As we look forward to the 25th Anniversary of the Award this school year of 2016-2017, we will continue looking back at past recipients…
Brother Michel Bettigole, OSF
2006 Monsignor Gerald Lawrence Lewis Award for Lifetime Achievement in Catholic Education
Then and now: Brother Michel was the Principal of Cardinal Gibbons High School in Raleigh from, 1994 through 2006. He is now retired and lives at the Franciscan Friary in Brooklyn, New York. He spends time volunteering at the local soup kitchen.
The proudest moment for Brother Michel was “building the new Cardinal Gibbons High School.”
Brother Michel wants teachers striving for excellence to know that “Teaching is the most noble of professions. Put your heart and soul into it.”
2006-2007 Monsignor Gerald Lawrence Lewis Award for Excellence in Teaching
Then and now: When she received the Award Mrs. Gomez was teaching Middle School Science and Social Studies at Blessed Sacrament Catholic School in Burlington. Mrs. Gomez began teaching at Blessed Sacrament in 1986. Since 2006 she has served as Principal of Blessed Sacrament.
“My vision of Catholic education is to cultivate the spirituality of each child. As educators, we must teach the students that God Is the center of our lives. We must help develop their trust, dignity and respect for one another so they accept differences in others. We must help the children learn that since we are all made in the image of God, everyone brings value and uniqueness to the world.”
“…It is my personal belief that any child who walks into my classroom walks into my life. I will love them and educate them to the best of my ability. I believe that, through teaching children, I touch the future.”
2007-2008 Monsignor Gerald Lawrence Lewis Award for Excellence in Teaching
Then and now: Mrs. Colopy was teaching Second Grade at St. Raphael Catholic School in Raleigh when she received the Award. She is now semi-retired and continues to teach part time at All Saints Academy in Wake Forest and tutors for the Hill Center in Durham.
Mrs. Colopy shares a memorable teaching lesson.
“One year I had my second graders do a book study in conjunction with a science lesson on the life cycle of a butterfly. The life cycle was part of the curriculum and they all really know the stages already. So the Holy Spirit guided me to look for authors who told this life cycle in words and pictures. I found many fiction and nonfiction examples to bring to the class. We read all the books, compared author’s purpose, and looked at the illustrations. I probably could have created many graphic organizers and anchor charts but we just enjoyed the literature. Then the students were turned loose to create their own book about the life cycle of the butterfly. Their creations were amazing. They were so engaged in the process that I never had an attention issue or behavior problem during Writer’s Workshop. AND the result blew me away! No two were alike. You could see Eric Carle’s style captured on student as his book had pages that grew in size with his caterpillar much like The Very Hungry Caterpillar. One student was impressed with Jan Brett’s style of putting information in the center of the page and framing the whole page with little details. Gail Gibbons found the fancy of one young student who layered important information with full illustrations. I probably should have kept the books, I did show them to anyone who would look and, eventually, sent them home for parents to be amazed too.”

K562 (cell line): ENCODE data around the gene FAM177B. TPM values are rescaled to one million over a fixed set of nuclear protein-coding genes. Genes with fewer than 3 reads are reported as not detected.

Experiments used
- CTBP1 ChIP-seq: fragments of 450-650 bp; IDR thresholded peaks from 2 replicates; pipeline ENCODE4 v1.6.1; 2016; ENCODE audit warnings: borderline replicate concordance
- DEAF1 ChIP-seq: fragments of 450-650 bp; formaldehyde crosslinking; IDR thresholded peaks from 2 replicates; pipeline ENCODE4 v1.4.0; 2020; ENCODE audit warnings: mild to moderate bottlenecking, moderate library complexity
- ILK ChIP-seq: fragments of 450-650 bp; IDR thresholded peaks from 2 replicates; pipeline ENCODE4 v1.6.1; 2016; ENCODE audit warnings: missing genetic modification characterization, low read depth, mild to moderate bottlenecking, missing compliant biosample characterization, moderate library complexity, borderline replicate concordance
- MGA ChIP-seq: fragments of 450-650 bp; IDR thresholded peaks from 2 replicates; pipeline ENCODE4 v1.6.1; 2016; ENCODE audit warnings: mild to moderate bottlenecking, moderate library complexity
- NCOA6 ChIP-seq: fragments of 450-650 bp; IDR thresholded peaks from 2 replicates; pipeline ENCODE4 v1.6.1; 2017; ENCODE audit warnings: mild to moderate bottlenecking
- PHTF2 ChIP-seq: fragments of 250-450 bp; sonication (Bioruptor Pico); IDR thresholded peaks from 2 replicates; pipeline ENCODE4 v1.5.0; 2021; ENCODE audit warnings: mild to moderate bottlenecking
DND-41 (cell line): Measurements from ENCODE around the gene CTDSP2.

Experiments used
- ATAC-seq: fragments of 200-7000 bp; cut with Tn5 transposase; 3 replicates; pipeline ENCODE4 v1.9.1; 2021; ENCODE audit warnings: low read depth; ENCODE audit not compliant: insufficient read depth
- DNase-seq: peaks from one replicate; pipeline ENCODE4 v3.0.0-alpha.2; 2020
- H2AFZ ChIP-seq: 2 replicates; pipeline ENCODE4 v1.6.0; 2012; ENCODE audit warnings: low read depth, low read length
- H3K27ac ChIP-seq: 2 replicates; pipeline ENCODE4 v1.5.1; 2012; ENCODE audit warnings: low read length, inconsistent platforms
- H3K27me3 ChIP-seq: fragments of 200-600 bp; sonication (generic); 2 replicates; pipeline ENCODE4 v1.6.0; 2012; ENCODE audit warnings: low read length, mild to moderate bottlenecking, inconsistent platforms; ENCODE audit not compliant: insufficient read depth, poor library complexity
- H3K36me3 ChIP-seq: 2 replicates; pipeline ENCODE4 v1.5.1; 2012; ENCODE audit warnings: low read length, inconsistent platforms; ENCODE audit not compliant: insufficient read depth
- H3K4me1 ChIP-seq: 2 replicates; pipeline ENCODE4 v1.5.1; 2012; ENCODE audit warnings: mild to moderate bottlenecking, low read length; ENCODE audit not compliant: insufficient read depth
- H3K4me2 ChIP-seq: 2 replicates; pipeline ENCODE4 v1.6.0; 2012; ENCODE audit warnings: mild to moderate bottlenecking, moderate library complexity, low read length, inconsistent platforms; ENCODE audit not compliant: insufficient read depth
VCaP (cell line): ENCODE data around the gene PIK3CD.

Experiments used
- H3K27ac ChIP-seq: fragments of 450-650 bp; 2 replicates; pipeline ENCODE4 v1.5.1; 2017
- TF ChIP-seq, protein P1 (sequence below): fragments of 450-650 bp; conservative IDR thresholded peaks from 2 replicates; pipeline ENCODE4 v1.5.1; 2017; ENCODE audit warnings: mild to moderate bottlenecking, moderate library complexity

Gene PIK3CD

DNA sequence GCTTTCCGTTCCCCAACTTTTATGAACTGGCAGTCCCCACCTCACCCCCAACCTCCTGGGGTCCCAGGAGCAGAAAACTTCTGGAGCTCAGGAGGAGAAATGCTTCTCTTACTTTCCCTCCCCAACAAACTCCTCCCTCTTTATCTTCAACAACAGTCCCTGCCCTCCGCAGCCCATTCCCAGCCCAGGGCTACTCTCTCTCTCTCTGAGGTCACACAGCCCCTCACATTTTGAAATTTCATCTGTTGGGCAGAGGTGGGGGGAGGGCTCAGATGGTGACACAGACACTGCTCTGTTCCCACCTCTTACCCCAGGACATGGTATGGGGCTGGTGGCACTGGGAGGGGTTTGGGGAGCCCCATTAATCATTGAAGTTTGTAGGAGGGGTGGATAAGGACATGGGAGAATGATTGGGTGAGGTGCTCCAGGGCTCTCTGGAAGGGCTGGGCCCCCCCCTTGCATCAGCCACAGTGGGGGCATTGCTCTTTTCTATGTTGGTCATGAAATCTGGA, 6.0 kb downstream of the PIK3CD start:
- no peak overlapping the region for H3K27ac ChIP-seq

Teachers striving for excellence should…
“Be open to students’ ideas. Their suggestions may make you think about new ways to present your content. Also, provide a variety of ways for your students to show you what they know.”
A teacher striving for excellence must
“Be an active learner! I am semi-retired but I still read articles on comprehension for the students I tutor. I still take online classes to renew my license and my mind. When it was time to renew my license last time, I had more entries than lines on the page. I love to learn. I don’t think I know much. I need more input. I need to hear what others are doing. I need to know.”
Mrs. Colopy shared her thoughts on teaching in a Catholic school.
“I know it has been my food fortune to teach in a Catholic school. My faith life has been able to grow and mature. Maybe it would have happened elsewhere, I have always been faith filled, but I just sense that I learned more about being God’s chosen person being in the Catholic School. No, it was not always peaceful, or without conflict among peers or parents, but it was the best it could be for me.”
Patrick Francis Healy
Patrick Francis Healy (1830-1910) was born in Georgia to a slave mother and an Irish Catholic immigrant. According to Wikipedia, Patrick was the first person of African American descent to obtain a PhD. He was also the first to become a Jesuit priest, and to become the 29th president of Georgetown University (the oldest Catholic and Jesuit College in the country). Patrick is sometimes referred to as the “second founder” of Georgetown due to his modernization of the curriculum to require more of the sciences and to the improvements made in the medical and law schools. Next month we will meet Patrick’s brother James, another Healy to thrive after receiving a Catholic school education.